PERCEPTION OF COLOR.

Carefully tweaking your lighting scheme is important to achieve your color palettes desired aesthetic, however even then your design might be influenced by other tangential factors. A good example is texture, which can completely alter the perception of a color scheme depending on whether a surface is shiny or matte. A shinier surface tends to reflect a higher quantity of light, resulting in a lighter perception of color, in stark contrast to more matte surfaces. As such, it is important to consider the physical properties of a space and its elements in conjunction with its lighting.

It is also possible to have your perception of color be influenced by the color scheme itself, as the juxtaposition between complementary colors can have compounded effects. Light and dark colors, as well as complementary hues, have their properties heightened when placed near their counterparts, which when used effectively, can be harnessed to the benefit of your design.

PERCEPTION OF SPACE.

Color can also play another important role besides giving a space an aesthetic identity, seeing as certain color choices can affect the way the space itself is perceived. The relationship between color and space relies on our biological instincts, where we associate light with openness and darkness with compaction. By painting a room with lighter colors, its inhabitants feel as if they were in a more spacious environment as the color choice reflects a higher percentage of light. By contrast, darker colors absorb more light, making a space feel smaller and cozier. It is also possible to play with light and dark colors to give a space a feeling of expansion or contraction along a certain axis.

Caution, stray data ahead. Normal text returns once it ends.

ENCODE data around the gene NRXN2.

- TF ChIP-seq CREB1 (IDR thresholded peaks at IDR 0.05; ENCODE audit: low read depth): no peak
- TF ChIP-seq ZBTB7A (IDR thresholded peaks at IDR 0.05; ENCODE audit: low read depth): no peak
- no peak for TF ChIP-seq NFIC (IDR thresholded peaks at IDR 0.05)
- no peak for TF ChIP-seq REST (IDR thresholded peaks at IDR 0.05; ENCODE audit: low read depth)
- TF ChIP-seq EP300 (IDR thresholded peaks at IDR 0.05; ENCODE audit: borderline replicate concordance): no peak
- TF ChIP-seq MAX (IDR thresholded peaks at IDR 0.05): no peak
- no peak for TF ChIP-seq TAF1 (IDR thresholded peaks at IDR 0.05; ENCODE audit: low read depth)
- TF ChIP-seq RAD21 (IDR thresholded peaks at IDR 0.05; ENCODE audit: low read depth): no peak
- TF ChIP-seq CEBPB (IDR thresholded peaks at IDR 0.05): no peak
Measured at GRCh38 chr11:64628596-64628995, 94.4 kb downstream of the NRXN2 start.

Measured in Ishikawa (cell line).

The interplay between colors does not have to be solely based on a contrast between light and dark, however. It is also possible to unify a space or give it a feeling of movement by utilizing hue gradients along a surface. This strategy can be employed as a way of enhancing the aforementioned properties, as the additional feeling of progression can heighten the feeling of contrast.

COLOR PSYCHOLOGY.

Color’s effects aren’t only limited to pure aesthetics, seeing as they also are deeply influential to human psychology and physiology. Though some people might think we ascribe a superficial symbolic significance to color, it actually has a tangible effect on its audience. In one of our previous studies, we touched on the idea of how colored lighting can represent and evoke certain feelings and later established a hierarchy of color associations. These same principles can also be applied when dealing with a space’s color palette, especially when considering a design’s intent. The following table shows a more in-depth view of this hierarchy, with some of the most common associative colors: